Is Your Retriever an Outlier?

Posted by:

Hunting Retriever Outlier

Several years ago, I got into reading books written by Malcolm Gladwell. No, he’s not a retriever trainer, but rather studies and researches cultural phenomena. One of his books was titled, “Outliers”. In this book, Gladwell described his theory of 10,000 hours.  Basically, he gives many examples of people who do things far above the ordinary. Were the Beatles really an overnight success? Did Bill Gates really rise from nothing to build Microsoft? What did these phenomenally successful people have in common?

Gladwell argues that success is tightly married to opportunity and time on task. He states that it takes approximately 10,000 hours to master something. Do his reflections on achievement have any implications for an amateur retriever trainer?

I have had the opportunity to see many people attempt to engage their dog in retriever work. Each year in August, our Four Points Retriever Club works with Kinetic Dog Food at Game Fair in Anoka, Minnesota. The members of Four Points put on a charity event named “Fetch-A-Cure” where people run their dogs on a timed water mark where the dog must run down a hill, swim out and pick up the mark, and then return back to the point of origin. The fastest dog each day receives a prize and the fastest from each of six days compete at the end of the event for the overall grand prize. I bring this event up not because of the best dogs, but rather because of the dogs that struggle.

We see many dogs that cannot simply go get the mark and return with it. They do many odd and peculiar things. Some dogs get lost on their way down the hill and just go play around in the water (or never even make it to the water before they are totally distracted). Some dogs will make it to the mark out in the water, but never get the bumper back to shore. Other dogs get the bumper back to shore but drop it and go play around on the hill. Many different odd things happen, but the typical comment from the owner/handler is, “well, they never do that at home”.

What do people do at home with their retrievers? Well, they retrieve tennis balls in the backyard, and that’s about it. Have these people even scratched the surface of the 10,000-hour principle? These people deeply and truly love their dogs, but what have they done to build the skills needed to make even basic level retrieves? However, do they really need to put in 10,000 hours of training?

I do not believe the goal they have for their dog is to be a completely finished retriever. They want a dog that is a great companion and house dog that can also do a little basic retrieving. So what’s missing? Routines and practice.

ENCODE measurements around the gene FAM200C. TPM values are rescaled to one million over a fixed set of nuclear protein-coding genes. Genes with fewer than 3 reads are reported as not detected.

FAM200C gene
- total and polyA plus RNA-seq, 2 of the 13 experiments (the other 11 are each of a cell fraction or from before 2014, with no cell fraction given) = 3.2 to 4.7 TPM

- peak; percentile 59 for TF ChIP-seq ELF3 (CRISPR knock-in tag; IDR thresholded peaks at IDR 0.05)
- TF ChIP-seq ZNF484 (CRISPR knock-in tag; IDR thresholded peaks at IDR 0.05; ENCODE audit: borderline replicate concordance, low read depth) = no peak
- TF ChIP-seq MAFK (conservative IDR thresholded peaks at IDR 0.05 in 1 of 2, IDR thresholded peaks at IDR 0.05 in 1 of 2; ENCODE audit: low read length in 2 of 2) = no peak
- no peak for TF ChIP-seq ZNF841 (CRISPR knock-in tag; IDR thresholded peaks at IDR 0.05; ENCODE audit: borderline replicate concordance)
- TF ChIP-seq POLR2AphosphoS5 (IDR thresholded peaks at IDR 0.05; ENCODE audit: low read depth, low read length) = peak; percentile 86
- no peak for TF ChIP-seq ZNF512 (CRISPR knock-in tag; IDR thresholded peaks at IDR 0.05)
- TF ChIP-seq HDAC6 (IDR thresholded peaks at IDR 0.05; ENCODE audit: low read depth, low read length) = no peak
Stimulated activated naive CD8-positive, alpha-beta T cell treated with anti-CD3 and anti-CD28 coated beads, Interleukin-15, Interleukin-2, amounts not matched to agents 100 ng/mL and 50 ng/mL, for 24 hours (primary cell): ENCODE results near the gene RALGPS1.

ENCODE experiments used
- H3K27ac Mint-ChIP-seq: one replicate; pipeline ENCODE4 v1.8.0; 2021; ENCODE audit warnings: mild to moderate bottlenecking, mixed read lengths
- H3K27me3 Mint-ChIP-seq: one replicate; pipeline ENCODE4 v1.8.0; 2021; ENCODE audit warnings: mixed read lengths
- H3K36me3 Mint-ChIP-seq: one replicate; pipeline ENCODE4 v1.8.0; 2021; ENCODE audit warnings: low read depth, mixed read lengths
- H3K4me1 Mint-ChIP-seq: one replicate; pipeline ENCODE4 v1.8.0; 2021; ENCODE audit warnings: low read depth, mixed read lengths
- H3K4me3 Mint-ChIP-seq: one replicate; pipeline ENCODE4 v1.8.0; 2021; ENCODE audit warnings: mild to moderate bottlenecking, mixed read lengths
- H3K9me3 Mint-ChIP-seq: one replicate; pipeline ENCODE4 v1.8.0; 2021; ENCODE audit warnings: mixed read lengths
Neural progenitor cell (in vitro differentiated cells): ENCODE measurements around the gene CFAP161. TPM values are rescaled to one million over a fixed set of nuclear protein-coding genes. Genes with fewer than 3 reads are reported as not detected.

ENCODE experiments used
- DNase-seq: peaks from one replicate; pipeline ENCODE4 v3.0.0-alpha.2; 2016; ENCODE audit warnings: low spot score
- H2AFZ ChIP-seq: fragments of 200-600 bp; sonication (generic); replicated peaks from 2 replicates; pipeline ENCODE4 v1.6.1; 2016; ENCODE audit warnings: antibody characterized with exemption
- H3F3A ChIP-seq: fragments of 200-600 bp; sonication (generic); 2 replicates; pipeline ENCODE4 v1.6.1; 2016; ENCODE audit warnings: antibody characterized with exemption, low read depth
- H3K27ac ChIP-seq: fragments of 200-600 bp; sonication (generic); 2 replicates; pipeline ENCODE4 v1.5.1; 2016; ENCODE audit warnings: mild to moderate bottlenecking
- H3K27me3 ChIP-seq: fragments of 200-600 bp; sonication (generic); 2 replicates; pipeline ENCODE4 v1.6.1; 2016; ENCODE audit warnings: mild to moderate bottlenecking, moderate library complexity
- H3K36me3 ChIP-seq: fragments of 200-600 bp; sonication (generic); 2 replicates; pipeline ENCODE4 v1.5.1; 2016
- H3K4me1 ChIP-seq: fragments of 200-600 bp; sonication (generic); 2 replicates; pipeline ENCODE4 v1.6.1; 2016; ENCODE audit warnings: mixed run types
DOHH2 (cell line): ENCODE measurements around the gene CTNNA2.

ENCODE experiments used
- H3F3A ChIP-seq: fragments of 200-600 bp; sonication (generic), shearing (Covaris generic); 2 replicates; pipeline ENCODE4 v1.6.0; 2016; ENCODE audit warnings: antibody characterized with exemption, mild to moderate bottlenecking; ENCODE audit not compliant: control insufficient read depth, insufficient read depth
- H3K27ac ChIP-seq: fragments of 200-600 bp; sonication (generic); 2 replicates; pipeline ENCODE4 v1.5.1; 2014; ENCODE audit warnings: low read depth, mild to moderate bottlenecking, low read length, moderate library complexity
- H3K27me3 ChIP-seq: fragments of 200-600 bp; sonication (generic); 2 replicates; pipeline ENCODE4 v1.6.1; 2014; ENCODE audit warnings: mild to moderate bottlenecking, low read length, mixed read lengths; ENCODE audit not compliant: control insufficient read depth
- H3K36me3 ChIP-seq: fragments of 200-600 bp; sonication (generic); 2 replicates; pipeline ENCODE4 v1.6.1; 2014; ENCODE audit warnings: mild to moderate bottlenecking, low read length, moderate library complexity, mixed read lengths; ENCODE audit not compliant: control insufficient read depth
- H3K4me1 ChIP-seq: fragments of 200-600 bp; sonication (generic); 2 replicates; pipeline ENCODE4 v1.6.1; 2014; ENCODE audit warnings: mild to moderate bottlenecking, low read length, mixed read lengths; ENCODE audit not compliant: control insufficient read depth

Having a retriever that can actually retrieve must become a way of life. Sending your dog off to spend six months with a professional trainer isn’t an option for almost everyone. However, spending 15 minutes a day working on steadiness, heeling, and marking is an option most people can work into their schedule (you can even integrate heeling and steadiness in twice a day when you feed your dog). Those 15 minutes may be the best 15 minutes of your entire day. I can pretty much guarantee it will be the best 15 minutes of your dog’s day.

There are many people that are not sure what they should, or should not, do for those 15 minutes. My first recommendation is to find a local retriever club and ask them for advice. Every retriever club I know of is more than willing to assist beginning dog handlers. Secondly, the internet has become a rich resource for DIY retriever training. There are many good professional trainers that have free access to well-made YouTube videos available (I don’t want to show my bias by naming any that I prefer). Start with basic obedience drills you can do on a regular basis. Look for drills you can do either by yourself, or with others (it can be useful if you have a significant other, children, or neighbors that can throw marks for you).

You don’t have to spend 10,000 to have a good dog, but if you can spend 15 minutes a day for 6 days a week (that adds up to 1.5 hours per week, or about 75 hours per year) you can have a dog you are very happy to have with you in your house, in your yard, and in the field. If I’ve learned one thing, a tired dog is a happy dog. These 15 minutes a day will give your dog the opportunity to be tired on a regular basis.

Paul AgranoffAbout Paul: Paul Agranoff is a member of Team Kinetic, an avid hunter and Retriever trainer, and the Central Region Director for the North American Hunting Retriever Association (NAHRA). You can view his full bio on his Team Kinetic page.

  Related Posts